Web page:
Hobby Master HA2550 USAF Republic F-105G Thunderchief Wild Weasel Aircraft - 561st Tactical Fighter Squadron "Wild Weasel", Korat Royal Thai Air Force Base, Thailand, 1972 (1:72 Scale)
"That's what war is like, you're heading towards hell, death and damnation and you're in a hurry to get there."
- "Lawrence of Vietnam", Michael M. Peters
The Republic F-105 Thunderchief was a supersonic fighter-bomber used by the United States Air Force. The Mach 2 capable F-105 bore the brunt of strike bombing over North Vietnam during the early years of the Vietnam War. Originally designed and deployed as a single seat aircraft, a two-seat Wild Weasel version was later developed for use in the specialized Suppression of Enemy Air Defenses (SEAD) role against surface-to-air missile sites. It was commonly known as the Thud by its crews.
As a follow-on to the Mach 1 capable F-100, the F-105 was also armed with missiles and a cannon; however, its design was tailored to high-speed low-altitude penetration carrying a single nuclear bomb internally. First flown in 1955, the Thunderchief entered service in 1958. As the largest single-engined fighter ever employed by the USAF, the single-seat F-105 would be adapted to deliver a greater iron bomb load than the four-engined, 10-man strategic bombers of World War II like the B-17, B-24 and B-29. The F-105 would be best remembered as the primary strike bomber over North Vietnam in the early stages of the Vietnam War. Over 20,000 Thunderchief sorties were flown, with 382 aircraft lost (nearly half of the 833 produced) including 62 operational casualties. Although it lacked the agility of the smaller MiG fighters, USAF F-105s demonstrated the effectiveness of guns, and were credited with downing 27.5 enemy aircraft.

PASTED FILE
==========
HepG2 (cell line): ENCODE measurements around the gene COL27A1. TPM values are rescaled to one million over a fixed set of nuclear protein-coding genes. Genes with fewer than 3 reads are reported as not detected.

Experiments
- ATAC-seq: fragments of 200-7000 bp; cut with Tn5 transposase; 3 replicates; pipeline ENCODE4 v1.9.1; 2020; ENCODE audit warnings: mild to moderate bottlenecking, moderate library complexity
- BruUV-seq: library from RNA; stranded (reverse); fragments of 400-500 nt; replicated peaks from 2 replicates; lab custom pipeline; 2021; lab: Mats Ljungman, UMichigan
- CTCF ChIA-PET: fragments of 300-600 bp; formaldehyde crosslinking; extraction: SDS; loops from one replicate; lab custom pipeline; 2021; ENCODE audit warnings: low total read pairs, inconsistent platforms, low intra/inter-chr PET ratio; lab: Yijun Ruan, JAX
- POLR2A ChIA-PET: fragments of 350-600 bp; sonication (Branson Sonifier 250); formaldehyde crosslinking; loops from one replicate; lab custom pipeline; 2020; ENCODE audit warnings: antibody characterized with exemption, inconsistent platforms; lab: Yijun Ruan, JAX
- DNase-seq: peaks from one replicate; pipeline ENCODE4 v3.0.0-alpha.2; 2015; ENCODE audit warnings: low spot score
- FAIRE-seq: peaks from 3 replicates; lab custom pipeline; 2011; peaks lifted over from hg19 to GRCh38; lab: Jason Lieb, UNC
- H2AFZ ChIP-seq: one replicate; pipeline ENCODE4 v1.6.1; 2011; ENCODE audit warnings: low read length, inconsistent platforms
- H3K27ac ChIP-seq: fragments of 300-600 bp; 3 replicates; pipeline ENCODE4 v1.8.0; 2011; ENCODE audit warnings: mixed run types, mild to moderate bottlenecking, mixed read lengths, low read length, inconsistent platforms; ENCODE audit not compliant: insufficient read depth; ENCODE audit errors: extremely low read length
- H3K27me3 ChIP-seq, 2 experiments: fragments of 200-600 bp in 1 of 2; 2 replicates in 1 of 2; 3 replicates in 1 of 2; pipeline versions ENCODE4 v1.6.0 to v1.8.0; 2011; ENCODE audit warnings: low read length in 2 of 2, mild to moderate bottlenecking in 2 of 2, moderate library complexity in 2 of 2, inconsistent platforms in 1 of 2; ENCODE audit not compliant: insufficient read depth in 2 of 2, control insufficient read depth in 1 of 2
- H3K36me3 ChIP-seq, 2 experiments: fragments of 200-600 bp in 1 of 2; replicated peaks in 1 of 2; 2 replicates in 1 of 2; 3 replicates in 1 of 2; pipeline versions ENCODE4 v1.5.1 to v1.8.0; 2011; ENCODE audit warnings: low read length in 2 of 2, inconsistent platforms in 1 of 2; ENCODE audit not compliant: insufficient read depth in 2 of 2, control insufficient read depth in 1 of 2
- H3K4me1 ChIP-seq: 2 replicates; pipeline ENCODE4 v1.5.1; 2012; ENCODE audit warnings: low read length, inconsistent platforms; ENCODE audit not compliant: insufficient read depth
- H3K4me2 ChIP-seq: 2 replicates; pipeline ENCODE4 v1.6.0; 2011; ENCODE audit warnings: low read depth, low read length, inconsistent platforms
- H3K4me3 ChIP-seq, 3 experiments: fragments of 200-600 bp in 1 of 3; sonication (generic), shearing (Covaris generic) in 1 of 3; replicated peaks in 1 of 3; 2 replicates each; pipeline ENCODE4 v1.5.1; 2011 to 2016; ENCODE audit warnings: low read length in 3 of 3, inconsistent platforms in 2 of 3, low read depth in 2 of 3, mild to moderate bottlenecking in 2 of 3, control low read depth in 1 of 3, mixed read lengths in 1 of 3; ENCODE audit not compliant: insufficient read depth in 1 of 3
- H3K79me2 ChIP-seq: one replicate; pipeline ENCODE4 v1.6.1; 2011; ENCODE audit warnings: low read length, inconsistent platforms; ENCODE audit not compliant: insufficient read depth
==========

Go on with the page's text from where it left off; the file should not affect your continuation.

During the war, the two-seat F-105F and F-105G Wild Weasel variants became the first dedicated Suppression of Enemy Air Defenses (SEAD) platforms, fighting against the Soviet-built S-75 Dvina / (SA-2 Guideline) surface-to-air missiles. Two Wild Weasel pilots were awarded the Medal of Honor for attacking North Vietnamese surface-to-air missile sites, with one shooting down two MiG-17s the same day. The dangerous missions often required them to be the "first in, last out," suppressing enemy air defenses and keeping them suppressed while strike aircraft accomplished their missions and then left the area.
Although the F-105 weighed 50,000 pounds (22,680 kg), the aircraft could exceed the speed of sound at sea level and Mach 2 at high altitude. It could carry up to 14,000 pounds (6,700 kg) of bombs and missiles. The Thunderchief was later replaced as a strike aircraft over North Vietnam by both the F-4 Phantom II and the swing-wing F-111. However, the "Wild Weasel" variants remained in service until 1984, when they were replaced by a specialized F-4G "Wild Weasel V". The USAF F-4G was subsequently replaced by the USAF F-16CJ Fighting Falcon aircraft, currently employed in the SEAD role.
Pictured here is a 1:72 scale rendition of a F-105G Thunderchief Wild Weasel aircraft that was attached to the 561st Tactical Fighter Squadron "Wild Weasel" then operating during the Vietnam War.